May is Motorcycle Safety Awareness Month
The MSF and the NHTSA are working together to raise cager awareness of their companions on US roads.
Excerpt from the MSF press release:
[T]he month of May is a Special Emphasis Period designated by the National Highway Traffic Safety Administration (NHTSA). During this month, the focus is on highway and traffic safety issues concerning motorcyclists, providing motorists (other vehicle operators) an opportunity to become familiar with the motorcyclist's view of the highway as well as enhancing their awareness of the motorcyclists who share the road with them.
So, since we riders need all the help we can get on the mean streets, do us all a favor and spread the word. And, if you know anyone just starting out in our sport/hobby, point them to the MSF Basic Riders Course.
Motorcyle Helmet Standards
ABATE and other lobbying groups have won concessions in many states transportation safety laws over the last 10 years so that now many do not require motorcyclists to wear helmets or are considering dropping or amending their current helmet laws. While I applaud the quest for individual freedom, I personally prefer to wear a helmet 99.9% of the time that I am on a motorcycle.
So, for those of us who do wear helmets and/or are shopping for a new one, I thought it might be helpful to compile a nice list of links on motorcycle helmet safety specs and what they mean to the consumer.
Motorcycle USA has just published a helpful comparison of the DOT and Snell standards that bears reading as it highlights the most important difference between the two testing standards, that Snell is a more rigorous test and places a greater focus on production consistency.
And, since more and more Euro market helmets are being imported into the US and are gaining in popularity, it is also important to understand the ECE helmet safety specification. Though they may not have been submitted for DOT testing or be DOT certified, most experts agree that the ECE standards should provide a safer helmet than those that only meet DOT standards.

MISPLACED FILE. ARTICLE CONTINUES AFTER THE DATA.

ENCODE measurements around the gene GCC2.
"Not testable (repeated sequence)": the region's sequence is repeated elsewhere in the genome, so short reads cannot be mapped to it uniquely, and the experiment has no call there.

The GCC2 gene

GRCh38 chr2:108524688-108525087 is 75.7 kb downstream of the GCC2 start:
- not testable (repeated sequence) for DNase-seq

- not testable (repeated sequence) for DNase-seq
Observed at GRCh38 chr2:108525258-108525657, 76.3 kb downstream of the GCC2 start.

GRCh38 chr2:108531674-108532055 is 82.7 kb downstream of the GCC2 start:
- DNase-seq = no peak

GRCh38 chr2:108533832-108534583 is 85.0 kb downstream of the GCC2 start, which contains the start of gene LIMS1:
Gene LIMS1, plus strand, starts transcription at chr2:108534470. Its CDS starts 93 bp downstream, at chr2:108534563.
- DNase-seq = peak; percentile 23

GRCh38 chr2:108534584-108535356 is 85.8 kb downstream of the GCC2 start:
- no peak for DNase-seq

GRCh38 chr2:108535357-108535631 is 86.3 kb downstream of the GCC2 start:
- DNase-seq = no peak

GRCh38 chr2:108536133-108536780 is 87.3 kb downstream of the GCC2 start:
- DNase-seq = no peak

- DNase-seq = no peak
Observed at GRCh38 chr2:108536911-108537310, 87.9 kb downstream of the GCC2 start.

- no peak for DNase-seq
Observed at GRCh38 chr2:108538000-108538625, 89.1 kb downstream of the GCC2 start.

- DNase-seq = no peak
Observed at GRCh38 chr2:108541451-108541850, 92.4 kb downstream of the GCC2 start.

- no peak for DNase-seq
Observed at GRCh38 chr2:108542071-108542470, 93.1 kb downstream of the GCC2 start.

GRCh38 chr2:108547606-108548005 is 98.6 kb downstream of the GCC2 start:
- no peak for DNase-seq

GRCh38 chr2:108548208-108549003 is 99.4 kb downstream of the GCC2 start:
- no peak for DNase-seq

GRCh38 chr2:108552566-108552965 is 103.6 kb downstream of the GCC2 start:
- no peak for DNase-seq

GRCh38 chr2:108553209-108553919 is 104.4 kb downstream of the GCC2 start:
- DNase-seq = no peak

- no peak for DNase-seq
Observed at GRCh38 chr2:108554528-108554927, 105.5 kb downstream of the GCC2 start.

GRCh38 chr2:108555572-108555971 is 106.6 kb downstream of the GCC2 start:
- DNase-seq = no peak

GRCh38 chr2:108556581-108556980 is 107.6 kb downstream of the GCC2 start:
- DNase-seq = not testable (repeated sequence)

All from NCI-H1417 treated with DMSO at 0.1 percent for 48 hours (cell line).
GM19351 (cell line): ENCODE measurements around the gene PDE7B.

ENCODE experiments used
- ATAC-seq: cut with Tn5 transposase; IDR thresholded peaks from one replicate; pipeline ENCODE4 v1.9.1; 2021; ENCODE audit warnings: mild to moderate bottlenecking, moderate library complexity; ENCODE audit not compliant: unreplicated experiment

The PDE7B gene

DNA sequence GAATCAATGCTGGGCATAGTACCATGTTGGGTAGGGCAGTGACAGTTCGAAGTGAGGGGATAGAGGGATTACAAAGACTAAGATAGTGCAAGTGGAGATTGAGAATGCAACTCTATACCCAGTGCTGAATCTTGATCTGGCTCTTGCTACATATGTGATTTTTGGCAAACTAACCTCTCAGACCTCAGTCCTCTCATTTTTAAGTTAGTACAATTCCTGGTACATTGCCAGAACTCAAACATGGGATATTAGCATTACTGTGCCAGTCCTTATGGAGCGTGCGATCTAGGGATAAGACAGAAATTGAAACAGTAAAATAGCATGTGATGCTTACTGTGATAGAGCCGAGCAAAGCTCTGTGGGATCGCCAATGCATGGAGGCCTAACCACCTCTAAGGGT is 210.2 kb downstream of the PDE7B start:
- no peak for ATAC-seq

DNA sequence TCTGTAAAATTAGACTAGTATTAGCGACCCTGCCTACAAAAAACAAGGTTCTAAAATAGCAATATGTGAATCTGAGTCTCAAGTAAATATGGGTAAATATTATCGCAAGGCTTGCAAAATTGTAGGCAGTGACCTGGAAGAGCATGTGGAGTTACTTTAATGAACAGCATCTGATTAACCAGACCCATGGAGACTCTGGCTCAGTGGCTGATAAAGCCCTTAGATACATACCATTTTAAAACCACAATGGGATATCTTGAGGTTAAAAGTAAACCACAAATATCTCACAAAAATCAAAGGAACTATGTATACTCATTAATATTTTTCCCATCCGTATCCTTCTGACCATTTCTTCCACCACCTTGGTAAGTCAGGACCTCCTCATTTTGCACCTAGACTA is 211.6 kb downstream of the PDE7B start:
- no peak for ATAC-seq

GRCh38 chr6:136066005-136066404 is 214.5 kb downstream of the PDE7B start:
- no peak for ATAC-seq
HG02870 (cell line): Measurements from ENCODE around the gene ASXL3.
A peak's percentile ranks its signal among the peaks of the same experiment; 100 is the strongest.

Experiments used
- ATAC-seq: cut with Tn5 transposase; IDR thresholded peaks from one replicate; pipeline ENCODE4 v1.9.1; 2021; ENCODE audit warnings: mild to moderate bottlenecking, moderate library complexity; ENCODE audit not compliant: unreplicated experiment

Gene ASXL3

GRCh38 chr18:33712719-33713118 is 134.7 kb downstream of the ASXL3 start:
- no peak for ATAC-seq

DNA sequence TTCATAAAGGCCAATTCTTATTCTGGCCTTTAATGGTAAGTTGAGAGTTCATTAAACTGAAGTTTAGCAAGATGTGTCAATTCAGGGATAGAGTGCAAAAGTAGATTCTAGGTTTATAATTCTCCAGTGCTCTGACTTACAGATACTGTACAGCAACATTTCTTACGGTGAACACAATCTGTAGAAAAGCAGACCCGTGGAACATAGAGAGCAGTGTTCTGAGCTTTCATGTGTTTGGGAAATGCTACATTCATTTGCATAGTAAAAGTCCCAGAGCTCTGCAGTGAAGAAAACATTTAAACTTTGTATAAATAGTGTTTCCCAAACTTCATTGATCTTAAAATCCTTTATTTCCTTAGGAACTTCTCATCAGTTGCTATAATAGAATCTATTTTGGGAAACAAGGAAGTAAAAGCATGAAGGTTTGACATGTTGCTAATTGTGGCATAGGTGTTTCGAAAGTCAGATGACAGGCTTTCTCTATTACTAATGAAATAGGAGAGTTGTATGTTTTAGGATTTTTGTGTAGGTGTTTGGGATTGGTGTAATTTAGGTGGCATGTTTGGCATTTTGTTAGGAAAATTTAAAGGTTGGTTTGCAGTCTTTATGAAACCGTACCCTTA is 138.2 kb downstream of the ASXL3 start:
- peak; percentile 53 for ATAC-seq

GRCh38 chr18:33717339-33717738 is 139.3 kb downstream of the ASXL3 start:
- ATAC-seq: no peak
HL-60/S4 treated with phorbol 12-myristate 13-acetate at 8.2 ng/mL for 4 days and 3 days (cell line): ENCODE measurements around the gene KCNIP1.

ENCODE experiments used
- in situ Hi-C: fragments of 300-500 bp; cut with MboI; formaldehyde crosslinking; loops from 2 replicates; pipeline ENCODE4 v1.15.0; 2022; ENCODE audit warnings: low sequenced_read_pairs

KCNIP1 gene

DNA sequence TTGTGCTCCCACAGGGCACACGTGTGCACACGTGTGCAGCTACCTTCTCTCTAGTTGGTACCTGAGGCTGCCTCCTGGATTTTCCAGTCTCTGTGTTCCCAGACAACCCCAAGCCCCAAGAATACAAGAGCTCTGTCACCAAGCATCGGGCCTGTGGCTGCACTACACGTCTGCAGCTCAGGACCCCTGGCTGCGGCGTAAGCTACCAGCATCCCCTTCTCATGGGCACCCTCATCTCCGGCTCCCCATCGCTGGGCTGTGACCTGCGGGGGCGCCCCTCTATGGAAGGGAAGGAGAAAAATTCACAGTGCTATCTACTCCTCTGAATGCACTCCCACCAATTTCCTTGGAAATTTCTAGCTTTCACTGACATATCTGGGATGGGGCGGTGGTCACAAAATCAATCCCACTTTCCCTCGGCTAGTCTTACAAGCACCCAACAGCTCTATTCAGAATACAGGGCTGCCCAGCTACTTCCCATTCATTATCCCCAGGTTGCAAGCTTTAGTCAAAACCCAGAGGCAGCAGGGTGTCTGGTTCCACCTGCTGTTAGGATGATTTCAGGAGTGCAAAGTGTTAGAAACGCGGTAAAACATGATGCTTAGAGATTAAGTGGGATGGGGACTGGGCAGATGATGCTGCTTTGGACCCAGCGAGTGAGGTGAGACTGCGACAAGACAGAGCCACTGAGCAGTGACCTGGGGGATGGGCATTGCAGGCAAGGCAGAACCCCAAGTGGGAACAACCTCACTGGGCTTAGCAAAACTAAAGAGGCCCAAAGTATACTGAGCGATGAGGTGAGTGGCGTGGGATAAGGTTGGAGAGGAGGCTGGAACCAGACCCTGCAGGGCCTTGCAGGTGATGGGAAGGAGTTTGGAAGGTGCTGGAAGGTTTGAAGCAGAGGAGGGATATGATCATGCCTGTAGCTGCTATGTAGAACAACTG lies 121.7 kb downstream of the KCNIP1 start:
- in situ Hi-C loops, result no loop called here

Finally, if you’re on the fence about whether or not you should be wearing a helmet when you ride, here’s some information from the NHTSA that may shed some light on their motives for encouraging helmet use.
Everyone was a beginner once
I passed the Pennsylvania MSF course last April, 4 months after purchasing my first bike, a Kawasaki Ninja 500R. If I hadn’t been lucky enough to find BeginnerBikes.com in a google search on learning how to ride I might not be riding today. With a great selection of articles, bike reviews and advice for folks who are new to our hobby, the site really shines because of its membership. The BeginnerBikes forum has over 2000 members who are ready to answer your questions about counter steering, choosing a first bike, safety and great learning and riding tips.
So, if you’re thinking of learning how to ride, take a look.
Partners for Safety
The AMA, Ride Straight, the Motorcycle Rider’s Association and the Motorsports Business Association have teamed up to offer state riders a great resource for safety information, ride suggestions and accident reports, Ride4Ever.org. It would be great to see more states follow this model and really promote safety in riding. Many states offer the MSF Basic Riders Course or a course of their own design, but very few provide such a great resource.
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